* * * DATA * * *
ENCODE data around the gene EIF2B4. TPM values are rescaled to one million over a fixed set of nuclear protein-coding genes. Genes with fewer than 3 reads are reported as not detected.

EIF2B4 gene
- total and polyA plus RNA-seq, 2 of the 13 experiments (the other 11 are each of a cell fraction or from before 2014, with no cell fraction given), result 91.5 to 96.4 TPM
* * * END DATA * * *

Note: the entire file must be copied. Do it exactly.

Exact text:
ENCODE data around the gene EIF2B4. TPM values are rescaled to one million over a fixed set of nuclear protein-coding genes. Genes with fewer than 3 reads are reported as not detected.

EIF2B4 gene
- total and polyA plus RNA-seq, 2 of the 13 experiments (the other 11 are each of a cell fraction or from before 2014, with no cell fraction given), result 91.5 to 96.4 TPM